Microsoft Corp. finished yet another record-breaking year with more than $60 billion in profit and $165 billion in sales, showing why it has become only the second $2 trillion company in U.S. stock market history.
Microsoft MSFT, on Tuesday, reported fiscal fourth-quarter earnings of $16.46 billion, or $2.17 a share, up from $1.46 a share a year ago. The maker of Windows and other software products divulged revenue of $46.15 billion, a quarterly record and up from $38.03 billion in the year-ago quarter.
Analysts had expected earnings of $1.92 a share on sales of $44.22 billion, according to FactSet.
Microsoft totalled $61.27 billion in profit on sales of $168.09 billion, both easily exceeding the records established in its previous fiscal year. The gains exceeded expectations at the beginning of the year, as Microsoft’s cloud-computing and -software offerings found needy customers in employers scrambling to move to a work-from-home setup due to the COVID-19 pandemic and expected to continue to shift to online options.
“It is abundantly clear that Microsoft is well-positioned to continue to benefit from a number of secular trends powering IT spending, including the greater focus on digital transformation and the accelerating shift to the cloud,” Evercore ISI software analysts wrote earlier this month in a preview of the sector.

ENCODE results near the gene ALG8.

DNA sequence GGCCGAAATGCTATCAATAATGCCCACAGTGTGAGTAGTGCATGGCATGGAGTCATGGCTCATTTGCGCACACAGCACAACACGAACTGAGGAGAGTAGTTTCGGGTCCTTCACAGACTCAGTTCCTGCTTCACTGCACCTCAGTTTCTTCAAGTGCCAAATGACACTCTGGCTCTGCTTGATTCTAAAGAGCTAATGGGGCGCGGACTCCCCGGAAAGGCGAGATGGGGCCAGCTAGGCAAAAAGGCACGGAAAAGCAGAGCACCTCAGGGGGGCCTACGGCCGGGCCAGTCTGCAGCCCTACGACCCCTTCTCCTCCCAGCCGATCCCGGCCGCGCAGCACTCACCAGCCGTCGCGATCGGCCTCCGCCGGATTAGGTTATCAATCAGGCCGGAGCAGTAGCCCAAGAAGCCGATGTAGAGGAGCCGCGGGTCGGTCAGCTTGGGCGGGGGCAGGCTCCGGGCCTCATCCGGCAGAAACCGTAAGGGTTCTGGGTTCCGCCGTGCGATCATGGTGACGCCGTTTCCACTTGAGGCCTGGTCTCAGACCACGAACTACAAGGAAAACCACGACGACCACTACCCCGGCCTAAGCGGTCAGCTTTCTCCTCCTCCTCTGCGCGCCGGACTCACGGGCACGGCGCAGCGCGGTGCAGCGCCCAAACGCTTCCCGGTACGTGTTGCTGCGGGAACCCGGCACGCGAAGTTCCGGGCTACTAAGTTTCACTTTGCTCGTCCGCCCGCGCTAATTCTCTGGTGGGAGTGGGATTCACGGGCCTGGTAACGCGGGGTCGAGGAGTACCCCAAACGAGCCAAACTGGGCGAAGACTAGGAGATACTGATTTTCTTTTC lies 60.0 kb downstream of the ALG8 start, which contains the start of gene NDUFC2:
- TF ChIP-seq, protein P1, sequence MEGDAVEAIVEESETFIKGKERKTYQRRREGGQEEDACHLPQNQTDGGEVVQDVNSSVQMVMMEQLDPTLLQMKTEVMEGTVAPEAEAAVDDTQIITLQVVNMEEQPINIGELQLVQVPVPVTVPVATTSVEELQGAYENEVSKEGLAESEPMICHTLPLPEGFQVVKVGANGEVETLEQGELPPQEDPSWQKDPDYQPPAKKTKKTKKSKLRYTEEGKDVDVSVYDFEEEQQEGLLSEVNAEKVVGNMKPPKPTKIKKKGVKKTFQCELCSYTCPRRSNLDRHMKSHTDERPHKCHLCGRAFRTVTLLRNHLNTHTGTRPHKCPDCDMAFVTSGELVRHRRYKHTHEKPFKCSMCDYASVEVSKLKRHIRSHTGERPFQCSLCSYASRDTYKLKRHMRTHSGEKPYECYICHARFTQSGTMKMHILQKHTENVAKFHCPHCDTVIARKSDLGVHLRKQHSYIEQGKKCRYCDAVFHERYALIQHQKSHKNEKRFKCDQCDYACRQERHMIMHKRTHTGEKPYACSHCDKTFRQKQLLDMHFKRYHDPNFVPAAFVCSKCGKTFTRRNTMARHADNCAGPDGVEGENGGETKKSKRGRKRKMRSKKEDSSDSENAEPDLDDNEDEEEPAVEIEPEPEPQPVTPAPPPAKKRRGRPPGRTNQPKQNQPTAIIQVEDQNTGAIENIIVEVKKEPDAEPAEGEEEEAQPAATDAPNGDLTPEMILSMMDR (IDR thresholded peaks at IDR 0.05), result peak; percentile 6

Microsoft’s segments produced better growth than analysts expected in the final three months of the company’s fiscal year, which included the launch of a new Xbox and a new version of Windows. “Productivity and business processes,” which comprises most of Microsoft’s cloud-software offerings, grew to $14.69 billion in sales from $11.75 billion a year ago, topping analysts’ average expectations of $13.93 billion. “More Personal Computing,” the traditional PC business, grew to $14.09 billion from $12.91 billion, beating the average analyst forecast of $13.78 billion.
The biggest segment for Microsoft was “Intelligent Cloud,” which wraps in its Azure cloud-computing offering with sales of servers and other equipment needed for a hybrid-cloud setup. Microsoft reported record quarterly sales of $17.38 billion in that segment, up from $13.37 billion a year ago and beating the average analyst estimate of $16.39 billion.